"Are you alright?" Peter spoke again, and thankfully Neal did hear that.
"Fine." He didn't mean to sound so abrupt but it came out that way. He watched Peter wince, but he didn't really care - he didn't feel like having another conversation. This one in particular. His gaze moved past Peter again, and he saw that Elizabeth was hovering uncertainly a few feet away, not knowing how to approach him. It was just like being back in Sunnydale, with the looks he was given, the uncertainty, people afraid of him. He hated all of it.
He shifted one leg only slightly under the sheets, and with his foot sought out the sleek plastic of his tracker. It was back in place, wrapped securely around his ankle; Neal wasn't really sure how to feel. He let out a half-hearted laugh.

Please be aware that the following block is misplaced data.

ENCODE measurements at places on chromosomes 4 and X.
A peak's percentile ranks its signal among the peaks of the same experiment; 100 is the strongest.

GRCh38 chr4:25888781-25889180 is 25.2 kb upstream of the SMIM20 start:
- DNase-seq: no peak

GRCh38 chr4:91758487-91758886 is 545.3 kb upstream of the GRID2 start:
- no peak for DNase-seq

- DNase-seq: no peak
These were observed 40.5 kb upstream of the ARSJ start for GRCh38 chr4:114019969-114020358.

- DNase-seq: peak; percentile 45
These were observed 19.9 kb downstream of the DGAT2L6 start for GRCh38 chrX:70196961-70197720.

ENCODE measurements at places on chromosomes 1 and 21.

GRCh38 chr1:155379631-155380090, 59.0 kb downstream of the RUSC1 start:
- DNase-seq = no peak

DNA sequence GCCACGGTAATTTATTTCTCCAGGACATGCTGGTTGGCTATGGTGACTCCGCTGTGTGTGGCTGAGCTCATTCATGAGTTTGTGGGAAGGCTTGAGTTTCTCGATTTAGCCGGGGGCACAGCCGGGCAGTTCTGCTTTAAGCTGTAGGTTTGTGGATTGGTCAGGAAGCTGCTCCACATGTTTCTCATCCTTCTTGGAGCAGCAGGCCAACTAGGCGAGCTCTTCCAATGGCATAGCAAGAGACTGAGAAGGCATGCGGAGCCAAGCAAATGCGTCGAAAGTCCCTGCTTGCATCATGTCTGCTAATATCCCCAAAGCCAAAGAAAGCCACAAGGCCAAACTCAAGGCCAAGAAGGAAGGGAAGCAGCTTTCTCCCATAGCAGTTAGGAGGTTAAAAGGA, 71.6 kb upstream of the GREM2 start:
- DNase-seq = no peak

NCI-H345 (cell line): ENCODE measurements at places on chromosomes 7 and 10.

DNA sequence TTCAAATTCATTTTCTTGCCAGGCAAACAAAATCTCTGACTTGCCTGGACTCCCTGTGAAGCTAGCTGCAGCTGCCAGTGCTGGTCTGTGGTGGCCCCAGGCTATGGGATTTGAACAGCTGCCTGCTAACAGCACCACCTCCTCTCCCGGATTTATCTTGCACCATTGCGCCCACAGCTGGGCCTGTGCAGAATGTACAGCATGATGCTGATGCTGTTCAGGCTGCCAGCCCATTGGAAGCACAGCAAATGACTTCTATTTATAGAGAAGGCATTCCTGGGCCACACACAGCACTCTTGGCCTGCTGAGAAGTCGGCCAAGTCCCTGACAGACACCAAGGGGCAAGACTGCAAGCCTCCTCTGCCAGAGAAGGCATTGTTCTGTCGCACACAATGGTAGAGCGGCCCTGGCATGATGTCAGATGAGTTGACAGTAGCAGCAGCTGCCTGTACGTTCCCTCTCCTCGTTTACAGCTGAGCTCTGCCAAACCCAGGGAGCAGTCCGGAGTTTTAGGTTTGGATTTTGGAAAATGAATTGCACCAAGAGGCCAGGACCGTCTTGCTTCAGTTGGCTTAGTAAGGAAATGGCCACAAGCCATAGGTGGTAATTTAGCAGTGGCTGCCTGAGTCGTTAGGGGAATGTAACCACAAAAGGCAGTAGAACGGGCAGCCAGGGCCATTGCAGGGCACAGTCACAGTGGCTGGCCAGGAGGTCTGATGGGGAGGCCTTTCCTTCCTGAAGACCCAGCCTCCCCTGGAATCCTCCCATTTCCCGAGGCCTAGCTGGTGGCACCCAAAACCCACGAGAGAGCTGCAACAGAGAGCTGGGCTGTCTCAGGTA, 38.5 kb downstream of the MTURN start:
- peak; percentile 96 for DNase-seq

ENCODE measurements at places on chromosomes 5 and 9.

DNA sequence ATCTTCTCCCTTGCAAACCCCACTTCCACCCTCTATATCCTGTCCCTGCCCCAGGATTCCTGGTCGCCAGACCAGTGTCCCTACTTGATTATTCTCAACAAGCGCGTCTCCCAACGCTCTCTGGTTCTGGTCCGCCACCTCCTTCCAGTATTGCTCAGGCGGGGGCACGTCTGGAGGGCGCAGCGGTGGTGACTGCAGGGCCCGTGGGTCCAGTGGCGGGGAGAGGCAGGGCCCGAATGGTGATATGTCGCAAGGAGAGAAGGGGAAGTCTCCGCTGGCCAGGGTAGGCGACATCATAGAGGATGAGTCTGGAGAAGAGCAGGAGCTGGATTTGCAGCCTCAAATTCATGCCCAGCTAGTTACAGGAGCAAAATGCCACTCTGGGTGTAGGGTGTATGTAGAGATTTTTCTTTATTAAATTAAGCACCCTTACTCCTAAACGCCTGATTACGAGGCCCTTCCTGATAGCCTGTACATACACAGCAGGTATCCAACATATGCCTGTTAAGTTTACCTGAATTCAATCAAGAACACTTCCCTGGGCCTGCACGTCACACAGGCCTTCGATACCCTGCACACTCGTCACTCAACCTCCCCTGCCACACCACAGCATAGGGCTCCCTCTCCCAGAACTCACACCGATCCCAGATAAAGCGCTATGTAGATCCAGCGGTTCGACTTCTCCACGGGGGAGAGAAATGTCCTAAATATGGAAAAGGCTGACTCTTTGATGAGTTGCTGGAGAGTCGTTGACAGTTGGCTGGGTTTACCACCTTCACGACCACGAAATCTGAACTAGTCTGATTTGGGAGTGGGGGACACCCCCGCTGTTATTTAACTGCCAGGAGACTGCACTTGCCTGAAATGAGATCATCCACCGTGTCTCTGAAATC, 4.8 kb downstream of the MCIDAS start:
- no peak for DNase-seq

"Still expecting me to run with 20 staples in my chest? I'm honoured, Peter." He lifted his anklet-leg a little in indication. He wished he could stop sounding so bitter, but he wanted more than anything to be away from everyone right now, and out of this wretched place. It was starting to make him twitchy.
"Neal, you know that's not my choice. Of course I know you're not going to run, but-"
"Can I be alone? I mean, can you leave me alone for a little while?"
Peter stopped talking, eyeing Neal with a new level of concern. Elizabeth moved out of the background and towards her husband. "Neal-"